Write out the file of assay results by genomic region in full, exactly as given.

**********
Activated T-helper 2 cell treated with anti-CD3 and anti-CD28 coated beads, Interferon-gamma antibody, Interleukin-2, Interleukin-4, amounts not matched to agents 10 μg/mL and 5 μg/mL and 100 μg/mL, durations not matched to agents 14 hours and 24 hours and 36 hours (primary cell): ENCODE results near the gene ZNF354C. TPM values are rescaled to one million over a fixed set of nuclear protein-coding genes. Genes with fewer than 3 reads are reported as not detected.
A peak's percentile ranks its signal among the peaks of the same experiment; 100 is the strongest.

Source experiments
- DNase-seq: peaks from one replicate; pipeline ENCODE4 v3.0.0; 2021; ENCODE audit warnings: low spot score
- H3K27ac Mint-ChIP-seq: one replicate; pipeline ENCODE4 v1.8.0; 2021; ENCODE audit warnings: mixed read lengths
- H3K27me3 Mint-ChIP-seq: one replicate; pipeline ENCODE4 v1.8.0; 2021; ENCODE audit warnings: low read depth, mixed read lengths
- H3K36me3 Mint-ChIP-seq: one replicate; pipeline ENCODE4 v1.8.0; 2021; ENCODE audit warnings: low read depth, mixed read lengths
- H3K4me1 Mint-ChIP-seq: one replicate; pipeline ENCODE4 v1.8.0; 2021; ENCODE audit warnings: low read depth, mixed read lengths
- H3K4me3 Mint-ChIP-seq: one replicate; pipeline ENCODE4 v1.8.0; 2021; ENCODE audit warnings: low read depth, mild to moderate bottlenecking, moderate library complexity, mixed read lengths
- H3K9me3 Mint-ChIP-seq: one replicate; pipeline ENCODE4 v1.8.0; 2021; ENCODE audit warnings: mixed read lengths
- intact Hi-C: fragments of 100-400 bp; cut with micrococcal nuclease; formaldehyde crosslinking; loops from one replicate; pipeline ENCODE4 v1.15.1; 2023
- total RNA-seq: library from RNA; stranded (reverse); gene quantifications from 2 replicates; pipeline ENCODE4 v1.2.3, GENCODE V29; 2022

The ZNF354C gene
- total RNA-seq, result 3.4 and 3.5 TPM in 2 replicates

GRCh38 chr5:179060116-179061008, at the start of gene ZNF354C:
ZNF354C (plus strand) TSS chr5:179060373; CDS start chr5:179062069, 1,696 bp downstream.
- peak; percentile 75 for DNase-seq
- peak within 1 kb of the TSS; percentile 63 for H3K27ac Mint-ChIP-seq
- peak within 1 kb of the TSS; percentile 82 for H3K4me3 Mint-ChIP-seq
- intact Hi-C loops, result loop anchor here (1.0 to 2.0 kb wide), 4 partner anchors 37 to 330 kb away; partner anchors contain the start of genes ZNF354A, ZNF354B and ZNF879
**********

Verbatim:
Activated T-helper 2 cell treated with anti-CD3 and anti-CD28 coated beads, Interferon-gamma antibody, Interleukin-2, Interleukin-4, amounts not matched to agents 10 μg/mL and 5 μg/mL and 100 μg/mL, durations not matched to agents 14 hours and 24 hours and 36 hours (primary cell): ENCODE results near the gene ZNF354C. TPM values are rescaled to one million over a fixed set of nuclear protein-coding genes. Genes with fewer than 3 reads are reported as not detected.
A peak's percentile ranks its signal among the peaks of the same experiment; 100 is the strongest.

Source experiments
- DNase-seq: peaks from one replicate; pipeline ENCODE4 v3.0.0; 2021; ENCODE audit warnings: low spot score
- H3K27ac Mint-ChIP-seq: one replicate; pipeline ENCODE4 v1.8.0; 2021; ENCODE audit warnings: mixed read lengths
- H3K27me3 Mint-ChIP-seq: one replicate; pipeline ENCODE4 v1.8.0; 2021; ENCODE audit warnings: low read depth, mixed read lengths
- H3K36me3 Mint-ChIP-seq: one replicate; pipeline ENCODE4 v1.8.0; 2021; ENCODE audit warnings: low read depth, mixed read lengths
- H3K4me1 Mint-ChIP-seq: one replicate; pipeline ENCODE4 v1.8.0; 2021; ENCODE audit warnings: low read depth, mixed read lengths
- H3K4me3 Mint-ChIP-seq: one replicate; pipeline ENCODE4 v1.8.0; 2021; ENCODE audit warnings: low read depth, mild to moderate bottlenecking, moderate library complexity, mixed read lengths
- H3K9me3 Mint-ChIP-seq: one replicate; pipeline ENCODE4 v1.8.0; 2021; ENCODE audit warnings: mixed read lengths
- intact Hi-C: fragments of 100-400 bp; cut with micrococcal nuclease; formaldehyde crosslinking; loops from one replicate; pipeline ENCODE4 v1.15.1; 2023
- total RNA-seq: library from RNA; stranded (reverse); gene quantifications from 2 replicates; pipeline ENCODE4 v1.2.3, GENCODE V29; 2022

The ZNF354C gene
- total RNA-seq, result 3.4 and 3.5 TPM in 2 replicates

GRCh38 chr5:179060116-179061008, at the start of gene ZNF354C:
ZNF354C (plus strand) TSS chr5:179060373; CDS start chr5:179062069, 1,696 bp downstream.
- peak; percentile 75 for DNase-seq
- peak within 1 kb of the TSS; percentile 63 for H3K27ac Mint-ChIP-seq
- peak within 1 kb of the TSS; percentile 82 for H3K4me3 Mint-ChIP-seq
- intact Hi-C loops, result loop anchor here (1.0 to 2.0 kb wide), 4 partner anchors 37 to 330 kb away; partner anchors contain the start of genes ZNF354A, ZNF354B and ZNF879